The EGDF response on the common position of the CPC Network on online games
For European Games Developer Federation (EGDF), presenting about 600 game developer studios from nine different EU member states, the three key aspects of any consumer protection measures are the following: a sufficient level of consumer protection, securing functional digital single market area, successful dissemination, clarity and a global focus. In addition, EGDF expresses its commitment on securing the fair trade practices in European digital single market area and is open for any further discussion with both the Member States and the European Commission on the issue.
- Joint consumer protection practices are one of the key aspects of the well functioning digital single market area
The European digital single market area is fully operational only if both the rules and the way they are implemented are the same in all member states. Therefore EGDF welcomes the efforts of the CPC Network to find a joint European approach on consumer protection in game markets. It is crucial that the same bodies that implement the rules on national level are also fully engaged on setting the positions on the European level.
However, EGDF is deeply worried that the if national competent authorities are not basing their rules clearly on the guidelines already introduced by the British Office of Fair Trading (OFT), the digital single market area will start to fragment, as it easily leads to a situation where developers, in the end, have 28 different national guidelines to implement. The first steps of this development can already be seen on the relationship between OFT guidelines and the position agreed by the CPC Network that are not completely in line with each other. Consequently, EGDF strongly recommends that new national guidelines are first discussed in the CPC Network and are not published before a joint European approach on all details is found. This is the only way to avoid serious fragmentation of European digital single market area. Now that the OFT have produced comprehensive guidelines for games businesses to comply with, it would make sense for these guidelines to be adopted throughout the EU.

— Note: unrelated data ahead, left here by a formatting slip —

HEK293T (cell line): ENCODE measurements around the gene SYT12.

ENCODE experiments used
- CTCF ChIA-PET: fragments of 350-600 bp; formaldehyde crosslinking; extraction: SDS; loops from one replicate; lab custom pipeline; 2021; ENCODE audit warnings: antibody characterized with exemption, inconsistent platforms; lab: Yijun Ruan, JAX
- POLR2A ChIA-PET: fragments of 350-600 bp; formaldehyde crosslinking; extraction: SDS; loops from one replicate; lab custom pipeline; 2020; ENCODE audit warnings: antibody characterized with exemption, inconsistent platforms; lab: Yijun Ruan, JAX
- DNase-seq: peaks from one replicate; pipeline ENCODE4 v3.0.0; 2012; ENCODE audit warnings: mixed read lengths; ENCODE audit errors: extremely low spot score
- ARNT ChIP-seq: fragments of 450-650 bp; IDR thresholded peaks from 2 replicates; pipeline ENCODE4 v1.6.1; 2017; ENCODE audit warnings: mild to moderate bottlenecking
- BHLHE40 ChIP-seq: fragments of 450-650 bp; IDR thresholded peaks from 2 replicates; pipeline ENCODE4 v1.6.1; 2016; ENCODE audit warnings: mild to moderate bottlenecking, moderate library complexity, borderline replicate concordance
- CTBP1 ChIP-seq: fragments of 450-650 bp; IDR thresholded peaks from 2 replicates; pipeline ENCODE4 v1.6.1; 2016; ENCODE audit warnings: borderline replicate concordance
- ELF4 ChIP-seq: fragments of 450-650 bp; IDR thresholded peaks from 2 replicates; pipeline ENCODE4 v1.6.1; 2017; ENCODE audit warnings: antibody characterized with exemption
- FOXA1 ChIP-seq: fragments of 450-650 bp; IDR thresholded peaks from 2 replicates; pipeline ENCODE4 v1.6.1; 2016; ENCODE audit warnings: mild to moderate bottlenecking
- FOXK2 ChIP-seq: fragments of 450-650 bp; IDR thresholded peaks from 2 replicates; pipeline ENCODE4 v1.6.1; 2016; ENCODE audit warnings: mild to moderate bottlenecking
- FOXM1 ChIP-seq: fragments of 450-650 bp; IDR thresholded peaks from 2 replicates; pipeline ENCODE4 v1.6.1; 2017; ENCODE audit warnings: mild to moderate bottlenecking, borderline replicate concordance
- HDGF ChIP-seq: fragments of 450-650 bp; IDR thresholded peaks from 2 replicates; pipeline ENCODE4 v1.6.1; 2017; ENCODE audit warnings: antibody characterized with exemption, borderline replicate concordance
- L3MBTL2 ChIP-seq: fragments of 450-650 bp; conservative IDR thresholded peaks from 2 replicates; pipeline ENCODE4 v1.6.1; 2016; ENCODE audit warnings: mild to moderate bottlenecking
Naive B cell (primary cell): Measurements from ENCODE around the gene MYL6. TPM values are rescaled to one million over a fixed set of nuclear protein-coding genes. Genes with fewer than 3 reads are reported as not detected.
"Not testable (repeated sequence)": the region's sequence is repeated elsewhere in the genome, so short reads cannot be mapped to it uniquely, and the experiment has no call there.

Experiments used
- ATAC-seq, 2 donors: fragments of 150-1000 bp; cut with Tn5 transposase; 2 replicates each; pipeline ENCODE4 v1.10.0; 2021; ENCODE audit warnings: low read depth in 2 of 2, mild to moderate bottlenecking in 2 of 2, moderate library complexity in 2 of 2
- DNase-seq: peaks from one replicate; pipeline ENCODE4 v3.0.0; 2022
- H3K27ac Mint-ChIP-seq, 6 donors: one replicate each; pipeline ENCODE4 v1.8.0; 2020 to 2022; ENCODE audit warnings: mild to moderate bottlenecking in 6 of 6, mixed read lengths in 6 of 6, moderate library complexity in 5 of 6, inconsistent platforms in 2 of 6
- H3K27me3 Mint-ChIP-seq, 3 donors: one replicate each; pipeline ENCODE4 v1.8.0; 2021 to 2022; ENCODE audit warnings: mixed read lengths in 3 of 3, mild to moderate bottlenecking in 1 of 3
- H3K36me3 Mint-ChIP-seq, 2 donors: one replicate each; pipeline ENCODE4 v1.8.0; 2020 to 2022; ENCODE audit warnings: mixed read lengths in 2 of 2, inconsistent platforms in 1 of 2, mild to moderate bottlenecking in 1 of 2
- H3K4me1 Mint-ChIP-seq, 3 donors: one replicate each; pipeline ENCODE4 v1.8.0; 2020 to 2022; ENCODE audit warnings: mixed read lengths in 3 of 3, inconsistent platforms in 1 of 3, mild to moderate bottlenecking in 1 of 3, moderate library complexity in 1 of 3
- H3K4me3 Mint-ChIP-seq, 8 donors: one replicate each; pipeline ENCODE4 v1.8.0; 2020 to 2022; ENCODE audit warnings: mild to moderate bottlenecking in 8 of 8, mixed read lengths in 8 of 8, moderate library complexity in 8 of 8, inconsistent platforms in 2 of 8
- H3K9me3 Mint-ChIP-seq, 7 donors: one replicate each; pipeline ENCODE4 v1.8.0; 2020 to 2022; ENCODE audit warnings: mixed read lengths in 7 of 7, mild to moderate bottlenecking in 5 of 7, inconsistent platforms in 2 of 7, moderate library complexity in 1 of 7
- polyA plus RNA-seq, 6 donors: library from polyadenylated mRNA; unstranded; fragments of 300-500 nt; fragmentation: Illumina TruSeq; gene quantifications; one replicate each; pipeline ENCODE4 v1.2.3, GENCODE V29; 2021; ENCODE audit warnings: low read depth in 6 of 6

- It is not enough to set up the guidelines, they also have to be disseminated as well
Ultimately, game developers are the ones who make the final decisions on how payment mechanisms are integrated into a game. Consequently, they are also the ones, who will implement any guidelines or regulation in this field. As physical distances are almost meaningless in digital markets, a game developer operating in one member state practically has to follow the guidelines from all the member states.
Unfortunately, as clearly demonstrated by the OFT guidelines, the poor dissemination of the guidelines on the European level can easily lead to a situation where a game developer designing a game either relies on false information from third hand sources, on obsolete information or is not informed at all. Therefore, in addition to introducing common positions, the CPC Network should also secure that national competent authorities are fully aware of existing national guidelines and take efficient dissemination efforts to reach the European game developer community.
Naturally, EGDF offers it help to the Member States and the Commission in securing all European guidelines are widely disseminated in the European developer community. However, this requires that both the CPC Network and the Commission area ready to provide sufficient information and invite EGDF to participate in the further meetings and discussions about the topic.